Hospitals Put Pharmacists In The ER To Cut Medication Errors
In the emergency department at Children's Medical Center in Dallas, pharmacists who specialize in emergency medicine review each medication to make sure it's the right one in the right dose.
It's part of the hospital's efforts to cut down on medication errors and dangerous drug interactions, which contribute to more than 7,000 deaths across the country each year.
Medication errors can be caused by something as simple as bad handwriting, confusion between drugs with similar names, poor packaging design or confusion between metric or other dosing units, according to the Food and Drug Administration. But they're often due to a combination of factors, which makes them harder to prevent.
At Children's in Dallas, there are 10 full-time emergency pharmacists, more than anywhere else in the country, and they are on call 24 hours a day. The pharmacists provide a vital safety net, according to Dr. Rustin Morse, chief quality officer and a pediatric ER physician.
"Every single order I put in," Morse says, "is reviewed in real time by a pharmacist in the emergency department prior to dispensing and administering the medication."
That may sound obvious, but Morse says doctors like him, are used to jotting down a type and quantity of drugs and moving on. If there's a problem, a pharmacist will hopefully catch it and get in touch later. But later won't work in the emergency room.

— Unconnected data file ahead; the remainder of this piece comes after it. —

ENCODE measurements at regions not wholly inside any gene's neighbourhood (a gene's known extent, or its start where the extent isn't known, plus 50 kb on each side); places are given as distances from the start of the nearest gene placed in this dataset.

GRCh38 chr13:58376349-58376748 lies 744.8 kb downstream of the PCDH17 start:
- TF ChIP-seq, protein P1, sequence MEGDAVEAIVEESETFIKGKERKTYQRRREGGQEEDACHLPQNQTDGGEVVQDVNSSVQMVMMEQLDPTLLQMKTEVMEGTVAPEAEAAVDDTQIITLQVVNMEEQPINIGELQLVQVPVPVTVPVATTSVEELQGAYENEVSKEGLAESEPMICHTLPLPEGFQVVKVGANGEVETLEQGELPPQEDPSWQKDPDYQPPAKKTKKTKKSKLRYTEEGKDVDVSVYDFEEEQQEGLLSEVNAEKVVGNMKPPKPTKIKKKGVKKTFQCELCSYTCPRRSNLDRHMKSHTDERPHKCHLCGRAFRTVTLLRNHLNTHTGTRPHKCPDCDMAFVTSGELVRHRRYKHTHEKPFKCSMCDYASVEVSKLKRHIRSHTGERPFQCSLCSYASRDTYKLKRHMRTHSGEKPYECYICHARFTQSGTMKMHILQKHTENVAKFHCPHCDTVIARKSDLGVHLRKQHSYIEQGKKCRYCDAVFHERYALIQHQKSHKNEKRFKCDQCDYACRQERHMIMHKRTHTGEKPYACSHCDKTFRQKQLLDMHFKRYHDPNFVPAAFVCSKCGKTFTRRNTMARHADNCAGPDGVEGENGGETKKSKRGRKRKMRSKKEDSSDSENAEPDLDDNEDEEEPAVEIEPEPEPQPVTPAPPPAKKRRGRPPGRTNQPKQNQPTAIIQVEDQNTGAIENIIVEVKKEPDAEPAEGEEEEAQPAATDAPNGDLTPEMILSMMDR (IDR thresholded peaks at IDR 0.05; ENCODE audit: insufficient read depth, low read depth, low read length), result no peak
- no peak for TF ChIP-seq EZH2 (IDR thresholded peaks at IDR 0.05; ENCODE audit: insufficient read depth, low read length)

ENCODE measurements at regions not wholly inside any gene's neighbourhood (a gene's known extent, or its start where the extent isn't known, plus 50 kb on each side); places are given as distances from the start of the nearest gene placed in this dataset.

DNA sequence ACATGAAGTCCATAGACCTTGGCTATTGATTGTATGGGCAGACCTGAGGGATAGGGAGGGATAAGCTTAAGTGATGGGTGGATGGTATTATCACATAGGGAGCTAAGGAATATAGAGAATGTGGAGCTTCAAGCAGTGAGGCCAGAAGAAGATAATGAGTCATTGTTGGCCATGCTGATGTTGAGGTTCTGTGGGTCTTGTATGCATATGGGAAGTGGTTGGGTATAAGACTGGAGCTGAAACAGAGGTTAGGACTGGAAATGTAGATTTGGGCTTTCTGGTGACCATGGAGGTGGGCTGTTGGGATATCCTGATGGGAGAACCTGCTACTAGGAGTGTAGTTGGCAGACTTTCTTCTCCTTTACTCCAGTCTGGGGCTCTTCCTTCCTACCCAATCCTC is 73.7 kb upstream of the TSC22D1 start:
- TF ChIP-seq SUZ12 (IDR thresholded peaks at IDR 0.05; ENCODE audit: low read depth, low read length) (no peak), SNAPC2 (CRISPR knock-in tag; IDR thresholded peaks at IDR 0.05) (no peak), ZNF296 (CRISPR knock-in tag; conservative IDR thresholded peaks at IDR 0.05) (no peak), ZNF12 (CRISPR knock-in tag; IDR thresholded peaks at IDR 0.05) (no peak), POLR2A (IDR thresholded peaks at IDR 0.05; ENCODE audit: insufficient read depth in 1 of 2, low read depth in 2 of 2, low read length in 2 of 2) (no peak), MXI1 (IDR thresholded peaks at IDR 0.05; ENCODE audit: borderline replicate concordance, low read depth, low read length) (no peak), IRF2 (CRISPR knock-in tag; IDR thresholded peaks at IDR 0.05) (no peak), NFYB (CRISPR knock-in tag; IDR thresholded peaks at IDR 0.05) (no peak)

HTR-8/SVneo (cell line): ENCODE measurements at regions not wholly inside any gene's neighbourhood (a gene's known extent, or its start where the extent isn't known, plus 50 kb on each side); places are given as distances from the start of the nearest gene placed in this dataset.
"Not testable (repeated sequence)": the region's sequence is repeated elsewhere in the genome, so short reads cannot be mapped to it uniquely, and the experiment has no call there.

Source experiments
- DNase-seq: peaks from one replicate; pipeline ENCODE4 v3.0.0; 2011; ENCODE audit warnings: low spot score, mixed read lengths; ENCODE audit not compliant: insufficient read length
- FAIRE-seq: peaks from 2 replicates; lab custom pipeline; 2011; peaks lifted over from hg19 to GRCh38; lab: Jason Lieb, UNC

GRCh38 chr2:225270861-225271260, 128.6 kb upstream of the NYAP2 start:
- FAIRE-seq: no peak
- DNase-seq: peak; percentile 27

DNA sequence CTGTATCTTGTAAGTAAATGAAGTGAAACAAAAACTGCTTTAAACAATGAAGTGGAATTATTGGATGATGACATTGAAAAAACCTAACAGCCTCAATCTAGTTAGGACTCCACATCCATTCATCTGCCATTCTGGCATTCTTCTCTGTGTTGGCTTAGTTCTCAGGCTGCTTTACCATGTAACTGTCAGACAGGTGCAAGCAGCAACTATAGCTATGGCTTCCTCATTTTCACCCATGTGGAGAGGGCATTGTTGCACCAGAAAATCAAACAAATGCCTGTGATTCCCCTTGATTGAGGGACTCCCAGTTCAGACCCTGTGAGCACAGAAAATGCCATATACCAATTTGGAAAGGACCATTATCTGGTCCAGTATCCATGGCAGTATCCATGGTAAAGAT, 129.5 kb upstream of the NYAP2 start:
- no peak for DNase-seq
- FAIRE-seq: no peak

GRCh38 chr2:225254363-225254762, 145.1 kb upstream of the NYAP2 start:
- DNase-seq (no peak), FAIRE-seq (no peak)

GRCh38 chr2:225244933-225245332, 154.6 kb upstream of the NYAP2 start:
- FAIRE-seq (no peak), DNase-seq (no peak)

The extra review is particularly important at Children's because medication errors are three times more likely to occur with children than with adults. That's because kids are not "just little adults," says Dr. Brenda Darling, the clinical pharmacy manager for Children's Medical Center.
"They have completely different metabolic rates that you have to look at," Darling says, "so you have to know your patients."
On any given week, pharmacists at Children's review nearly 20,000 prescriptions and medication orders, looking at things like the child's weight, allergies, medications and health insurance.
There are also automatic reviews by an electronic medical record system designed to essentially "spell check" orders to prevent errors. You need both, says Dr. James Svenson, associate professor of emergency medicine at the University of Wisconsin, because the electronic medical record doesn't catch all errors.
Svenson co-authored astudy in the Annals of Emergency Medicine that found that even with an electronic medical record, 25 percent of children's prescriptions had errors, as did 10 percent of adults'. Now his hospital also has a pharmacist in the emergency department 24 hours a day.
So why doesn't every hospital do this? The main reason, Svenson says, is money.
"If you're in a small ER, it's hard enough just to have adequate staffing for your patients in terms of nursing and techs, let alone to have a pharmacist sitting down. If the volume isn't there, it's hard to justify."
Hiring pharmacists is expensive, but Morse points to research showing prescription review can reduce the number of hospital readmissions, thereby saving money and lives.
"People do make mistakes," Morse says, and you need to make sure "a patient doesn't get a drug that could potentially stop them breathing because it's the wrong dose."
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